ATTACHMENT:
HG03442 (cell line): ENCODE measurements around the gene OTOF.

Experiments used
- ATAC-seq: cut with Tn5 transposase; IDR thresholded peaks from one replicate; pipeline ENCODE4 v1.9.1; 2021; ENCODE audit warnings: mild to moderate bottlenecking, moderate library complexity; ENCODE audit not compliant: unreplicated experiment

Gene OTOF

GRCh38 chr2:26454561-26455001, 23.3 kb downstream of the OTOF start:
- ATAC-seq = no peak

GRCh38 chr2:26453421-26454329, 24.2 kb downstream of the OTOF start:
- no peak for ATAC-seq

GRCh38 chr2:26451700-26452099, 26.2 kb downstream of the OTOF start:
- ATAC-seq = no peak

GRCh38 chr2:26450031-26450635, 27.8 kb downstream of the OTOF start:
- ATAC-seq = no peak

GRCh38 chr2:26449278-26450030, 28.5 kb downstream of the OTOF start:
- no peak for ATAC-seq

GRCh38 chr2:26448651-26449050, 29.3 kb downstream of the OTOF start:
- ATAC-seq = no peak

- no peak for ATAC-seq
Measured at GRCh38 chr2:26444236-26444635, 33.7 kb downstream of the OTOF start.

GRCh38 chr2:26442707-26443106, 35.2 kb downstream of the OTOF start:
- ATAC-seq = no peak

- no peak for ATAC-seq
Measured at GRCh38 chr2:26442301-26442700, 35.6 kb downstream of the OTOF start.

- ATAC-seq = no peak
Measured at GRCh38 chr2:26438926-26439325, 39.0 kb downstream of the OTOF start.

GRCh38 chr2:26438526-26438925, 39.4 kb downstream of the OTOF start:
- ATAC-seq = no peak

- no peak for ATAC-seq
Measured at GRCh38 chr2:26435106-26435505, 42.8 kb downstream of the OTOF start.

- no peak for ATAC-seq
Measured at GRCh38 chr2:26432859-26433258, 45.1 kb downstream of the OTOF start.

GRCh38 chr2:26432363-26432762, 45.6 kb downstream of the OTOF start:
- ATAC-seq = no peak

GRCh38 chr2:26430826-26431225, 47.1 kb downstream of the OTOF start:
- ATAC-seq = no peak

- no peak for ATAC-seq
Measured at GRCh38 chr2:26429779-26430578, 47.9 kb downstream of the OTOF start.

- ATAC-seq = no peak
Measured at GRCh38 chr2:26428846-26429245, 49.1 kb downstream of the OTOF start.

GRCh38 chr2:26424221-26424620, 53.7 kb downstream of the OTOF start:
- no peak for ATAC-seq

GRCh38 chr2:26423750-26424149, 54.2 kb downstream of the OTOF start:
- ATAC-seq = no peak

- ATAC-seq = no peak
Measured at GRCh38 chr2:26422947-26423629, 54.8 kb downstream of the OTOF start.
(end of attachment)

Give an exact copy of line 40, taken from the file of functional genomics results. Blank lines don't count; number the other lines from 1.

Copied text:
- no peak for ATAC-seq